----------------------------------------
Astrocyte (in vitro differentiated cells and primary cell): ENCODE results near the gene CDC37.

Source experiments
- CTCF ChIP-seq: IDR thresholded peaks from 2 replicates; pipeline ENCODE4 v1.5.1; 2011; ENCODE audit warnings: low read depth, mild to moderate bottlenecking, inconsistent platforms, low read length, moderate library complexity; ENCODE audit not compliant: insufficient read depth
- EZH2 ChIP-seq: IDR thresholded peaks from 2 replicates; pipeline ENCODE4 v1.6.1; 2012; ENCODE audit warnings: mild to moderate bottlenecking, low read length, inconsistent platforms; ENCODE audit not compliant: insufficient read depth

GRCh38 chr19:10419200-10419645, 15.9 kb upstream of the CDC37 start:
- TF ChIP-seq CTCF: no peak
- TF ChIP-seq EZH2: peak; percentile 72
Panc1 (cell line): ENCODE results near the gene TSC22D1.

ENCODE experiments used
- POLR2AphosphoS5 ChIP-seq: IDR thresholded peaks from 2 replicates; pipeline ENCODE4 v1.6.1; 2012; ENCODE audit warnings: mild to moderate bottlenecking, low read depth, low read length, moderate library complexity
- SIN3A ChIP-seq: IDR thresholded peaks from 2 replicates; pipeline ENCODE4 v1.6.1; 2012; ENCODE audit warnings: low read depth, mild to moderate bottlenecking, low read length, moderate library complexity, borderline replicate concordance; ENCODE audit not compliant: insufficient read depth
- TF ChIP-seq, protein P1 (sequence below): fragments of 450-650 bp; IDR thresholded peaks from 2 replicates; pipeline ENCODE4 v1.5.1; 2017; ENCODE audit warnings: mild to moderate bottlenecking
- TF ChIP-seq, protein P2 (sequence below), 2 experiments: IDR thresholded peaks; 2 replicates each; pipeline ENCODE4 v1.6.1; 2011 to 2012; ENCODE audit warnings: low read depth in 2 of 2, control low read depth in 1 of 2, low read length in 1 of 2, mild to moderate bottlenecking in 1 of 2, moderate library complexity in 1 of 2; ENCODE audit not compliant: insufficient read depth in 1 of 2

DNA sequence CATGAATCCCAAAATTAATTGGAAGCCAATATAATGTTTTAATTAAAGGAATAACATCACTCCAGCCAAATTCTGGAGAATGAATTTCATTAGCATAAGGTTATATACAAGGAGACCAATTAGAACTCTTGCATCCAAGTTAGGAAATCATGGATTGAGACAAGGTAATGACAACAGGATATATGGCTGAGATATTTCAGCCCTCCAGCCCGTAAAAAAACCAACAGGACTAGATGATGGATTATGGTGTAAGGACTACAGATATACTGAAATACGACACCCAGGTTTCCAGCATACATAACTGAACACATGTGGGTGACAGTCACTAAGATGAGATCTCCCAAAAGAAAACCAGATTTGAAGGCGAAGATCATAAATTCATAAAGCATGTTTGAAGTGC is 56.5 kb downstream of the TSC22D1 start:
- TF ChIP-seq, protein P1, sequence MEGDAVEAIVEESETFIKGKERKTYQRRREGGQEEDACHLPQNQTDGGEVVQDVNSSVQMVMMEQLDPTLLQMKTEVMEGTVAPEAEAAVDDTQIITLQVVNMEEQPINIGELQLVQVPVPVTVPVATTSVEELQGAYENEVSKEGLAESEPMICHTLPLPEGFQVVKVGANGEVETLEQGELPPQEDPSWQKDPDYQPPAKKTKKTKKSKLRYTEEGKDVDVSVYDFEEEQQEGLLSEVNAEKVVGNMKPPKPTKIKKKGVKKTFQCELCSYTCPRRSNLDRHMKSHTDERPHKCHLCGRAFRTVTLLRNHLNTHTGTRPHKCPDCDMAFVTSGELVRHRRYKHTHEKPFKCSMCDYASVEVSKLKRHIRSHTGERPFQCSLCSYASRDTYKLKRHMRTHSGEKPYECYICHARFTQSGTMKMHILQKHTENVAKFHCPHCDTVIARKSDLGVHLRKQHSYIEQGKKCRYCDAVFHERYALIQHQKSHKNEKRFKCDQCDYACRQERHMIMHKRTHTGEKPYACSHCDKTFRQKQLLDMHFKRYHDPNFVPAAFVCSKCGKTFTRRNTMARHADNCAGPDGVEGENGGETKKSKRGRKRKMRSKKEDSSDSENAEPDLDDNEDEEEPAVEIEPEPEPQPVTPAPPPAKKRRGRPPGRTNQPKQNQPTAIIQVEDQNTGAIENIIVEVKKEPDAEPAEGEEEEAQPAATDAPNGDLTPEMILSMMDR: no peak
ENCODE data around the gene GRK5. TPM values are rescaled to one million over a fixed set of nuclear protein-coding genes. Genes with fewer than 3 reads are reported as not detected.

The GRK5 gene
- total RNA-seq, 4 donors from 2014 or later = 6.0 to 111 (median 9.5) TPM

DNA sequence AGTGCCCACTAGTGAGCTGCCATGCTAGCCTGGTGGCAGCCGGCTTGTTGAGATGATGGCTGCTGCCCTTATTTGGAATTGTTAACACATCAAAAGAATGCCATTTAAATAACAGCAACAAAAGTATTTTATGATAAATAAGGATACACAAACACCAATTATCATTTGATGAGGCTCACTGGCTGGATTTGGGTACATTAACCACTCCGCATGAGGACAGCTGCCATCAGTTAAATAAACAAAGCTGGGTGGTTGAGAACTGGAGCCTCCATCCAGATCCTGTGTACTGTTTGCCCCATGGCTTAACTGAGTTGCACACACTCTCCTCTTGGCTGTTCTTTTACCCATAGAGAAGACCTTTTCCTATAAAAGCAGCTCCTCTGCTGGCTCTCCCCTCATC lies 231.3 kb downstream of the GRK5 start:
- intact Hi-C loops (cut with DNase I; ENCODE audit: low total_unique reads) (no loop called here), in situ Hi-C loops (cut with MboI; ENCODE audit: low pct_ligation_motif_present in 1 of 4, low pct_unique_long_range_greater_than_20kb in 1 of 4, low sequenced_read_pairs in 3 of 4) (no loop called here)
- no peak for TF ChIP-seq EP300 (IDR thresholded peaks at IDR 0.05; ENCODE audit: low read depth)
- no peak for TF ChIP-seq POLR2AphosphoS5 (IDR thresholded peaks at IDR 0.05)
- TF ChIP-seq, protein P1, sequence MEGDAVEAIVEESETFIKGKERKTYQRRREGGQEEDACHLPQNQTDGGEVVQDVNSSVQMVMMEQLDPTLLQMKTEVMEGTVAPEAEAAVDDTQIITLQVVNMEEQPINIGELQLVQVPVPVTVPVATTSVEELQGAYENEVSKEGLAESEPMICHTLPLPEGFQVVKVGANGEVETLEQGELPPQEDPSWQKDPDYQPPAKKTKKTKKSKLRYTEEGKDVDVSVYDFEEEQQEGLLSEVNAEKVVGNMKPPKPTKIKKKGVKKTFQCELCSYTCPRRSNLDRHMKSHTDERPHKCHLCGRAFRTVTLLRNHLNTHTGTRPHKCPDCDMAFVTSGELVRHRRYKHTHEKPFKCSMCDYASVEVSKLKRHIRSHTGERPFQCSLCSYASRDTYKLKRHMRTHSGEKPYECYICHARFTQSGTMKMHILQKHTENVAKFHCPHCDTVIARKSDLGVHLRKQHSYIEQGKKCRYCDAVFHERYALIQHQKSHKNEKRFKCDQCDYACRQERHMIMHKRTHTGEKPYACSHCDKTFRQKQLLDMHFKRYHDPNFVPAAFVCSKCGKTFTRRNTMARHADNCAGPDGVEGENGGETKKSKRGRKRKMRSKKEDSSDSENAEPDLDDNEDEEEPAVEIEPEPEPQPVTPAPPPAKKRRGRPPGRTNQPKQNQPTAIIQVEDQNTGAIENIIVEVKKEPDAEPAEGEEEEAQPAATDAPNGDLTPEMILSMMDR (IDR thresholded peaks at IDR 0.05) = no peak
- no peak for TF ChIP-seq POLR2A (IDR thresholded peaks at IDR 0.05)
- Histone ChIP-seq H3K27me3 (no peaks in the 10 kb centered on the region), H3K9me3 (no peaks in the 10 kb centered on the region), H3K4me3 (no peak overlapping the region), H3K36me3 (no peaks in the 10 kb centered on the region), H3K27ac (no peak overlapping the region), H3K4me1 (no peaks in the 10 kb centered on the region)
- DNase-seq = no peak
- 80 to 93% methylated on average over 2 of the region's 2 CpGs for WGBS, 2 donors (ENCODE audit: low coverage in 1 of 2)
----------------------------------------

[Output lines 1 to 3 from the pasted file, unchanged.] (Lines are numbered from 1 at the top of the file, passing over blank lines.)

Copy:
Astrocyte (in vitro differentiated cells and primary cell): ENCODE results near the gene CDC37.

Source experiments
- CTCF ChIP-seq: IDR thresholded peaks from 2 replicates; pipeline ENCODE4 v1.5.1; 2011; ENCODE audit warnings: low read depth, mild to moderate bottlenecking, inconsistent platforms, low read length, moderate library complexity; ENCODE audit not compliant: insufficient read depth